CONCLUSION:

Accordingly, Plaintiffs’ motion to strike and/or tax costs is DENIED.

Moving party to give notice.

IT IS SO ORDERED.

Dated: July 5, 2022

Theresa M. Traber

Judge of the Superior Court

Any party may submit on the tentative ruling by contacting the courtroom via email at Smcdept47@lacourt.org by no later than 4:00 p.m. the day before the hearing. All interested parties must be copied on the email. It should be noted that if you submit on a tentative ruling the court will still conduct a hearing if any party appears. By submitting on the tentative you have, in essence, waived your right to be present at the hearing, and you should be aware that the court may not adopt the tentative, and may issue an order which modifies the tentative ruling in whole or in part.



Case Number: ****9045 Hearing Date: May 2, 2022 Dept: 47

Tentative Ruling
Judge Theresa M. Traber, Department 47
HEARING DATE: May 2, 2022 TRIAL DATE: None
CASE: Ana Vaca et al v. Neil M. Howard, et al.
CASE NO.: ****9045
(1) MOTION TO COMPEL RESPONSES TO SPECIAL INTERROGATORIES, SET ONE, FROM PLAINTIFF German Valera;
REQUEST FOR MONETARY SANCTIONS
(2) MOTION TO COMPEL RESPONSES TO REQUESTS FOR PRODUCTION, SET ONE; REQUEST FOR MONETARY SANCTIONS
MOVING PARTY: Defendant Neil M. Howard
RESPONDING PARTY(S): None (no opposition on eCourt as of 4/26/2022)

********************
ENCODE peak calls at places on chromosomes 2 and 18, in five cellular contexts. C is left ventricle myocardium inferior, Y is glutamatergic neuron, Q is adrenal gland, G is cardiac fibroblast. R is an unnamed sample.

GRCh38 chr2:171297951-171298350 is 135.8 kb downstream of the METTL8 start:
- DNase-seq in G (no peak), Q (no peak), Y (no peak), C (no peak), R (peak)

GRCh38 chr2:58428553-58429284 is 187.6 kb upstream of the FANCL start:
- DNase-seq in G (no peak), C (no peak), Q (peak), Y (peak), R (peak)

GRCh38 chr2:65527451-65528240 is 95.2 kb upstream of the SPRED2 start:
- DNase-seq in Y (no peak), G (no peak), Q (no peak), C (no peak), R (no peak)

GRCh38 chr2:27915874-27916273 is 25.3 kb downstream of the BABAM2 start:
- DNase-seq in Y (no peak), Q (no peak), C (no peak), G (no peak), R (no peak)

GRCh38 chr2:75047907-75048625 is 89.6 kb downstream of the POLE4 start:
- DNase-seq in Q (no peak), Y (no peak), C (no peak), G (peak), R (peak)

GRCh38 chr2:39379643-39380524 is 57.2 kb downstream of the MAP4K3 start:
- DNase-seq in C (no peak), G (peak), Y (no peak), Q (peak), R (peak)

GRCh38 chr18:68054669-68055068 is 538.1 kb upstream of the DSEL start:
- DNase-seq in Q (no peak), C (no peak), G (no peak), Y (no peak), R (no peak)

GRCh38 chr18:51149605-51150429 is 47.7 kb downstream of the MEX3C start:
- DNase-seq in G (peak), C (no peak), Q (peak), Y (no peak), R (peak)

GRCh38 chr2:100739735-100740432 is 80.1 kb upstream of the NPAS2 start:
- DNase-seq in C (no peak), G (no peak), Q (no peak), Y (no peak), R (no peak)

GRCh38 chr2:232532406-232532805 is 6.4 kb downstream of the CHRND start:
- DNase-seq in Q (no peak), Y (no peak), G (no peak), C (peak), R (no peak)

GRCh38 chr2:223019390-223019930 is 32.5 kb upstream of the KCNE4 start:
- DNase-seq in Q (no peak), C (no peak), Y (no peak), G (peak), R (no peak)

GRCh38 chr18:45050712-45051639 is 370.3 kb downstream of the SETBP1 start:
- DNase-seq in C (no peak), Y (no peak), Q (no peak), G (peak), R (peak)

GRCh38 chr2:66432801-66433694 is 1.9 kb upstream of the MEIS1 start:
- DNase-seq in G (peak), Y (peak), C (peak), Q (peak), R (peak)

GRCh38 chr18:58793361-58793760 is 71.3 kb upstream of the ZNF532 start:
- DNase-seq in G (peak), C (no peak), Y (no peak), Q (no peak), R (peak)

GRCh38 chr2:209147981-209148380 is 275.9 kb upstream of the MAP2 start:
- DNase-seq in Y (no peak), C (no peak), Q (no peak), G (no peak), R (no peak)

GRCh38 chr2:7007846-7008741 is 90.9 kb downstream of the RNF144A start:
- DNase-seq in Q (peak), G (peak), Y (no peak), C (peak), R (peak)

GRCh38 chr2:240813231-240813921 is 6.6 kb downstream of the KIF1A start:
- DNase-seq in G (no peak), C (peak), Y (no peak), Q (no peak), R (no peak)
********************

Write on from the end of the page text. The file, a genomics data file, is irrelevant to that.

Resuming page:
STATEMENT OF MATERIAL FACTS AND/OR PROCEEDINGS:
Plaintiffs Ana Vaca and her husband, German Valera, allege that in a case entitled Vaca v. Vaca, the court awarded Vaca’s brother, Enrique Vaca, a judgment against her in the sum of $158,565.89. Enrique Vaca represented to his attorney Howard that he did not want to sell his mother’s house to satisfy the judgment. It is alleged that, despite Enrique Vaca’s position, defendant Howard falsely represented to the Court that he needed a court order to sell the house to satisfy the judgment. It is also alleged that Defendants Howard, Lewenfus and Garrard conspired to deprive Plaintiffs of their property by selling it at public auction to Lewenfus for $10,000.
Defendant Howard secured a judgment in his favor on November 16, 2021. As part of his post-judgment enforcement efforts, Howard has propounded written discovery to Plaintiff German Valera, who has provided no responses.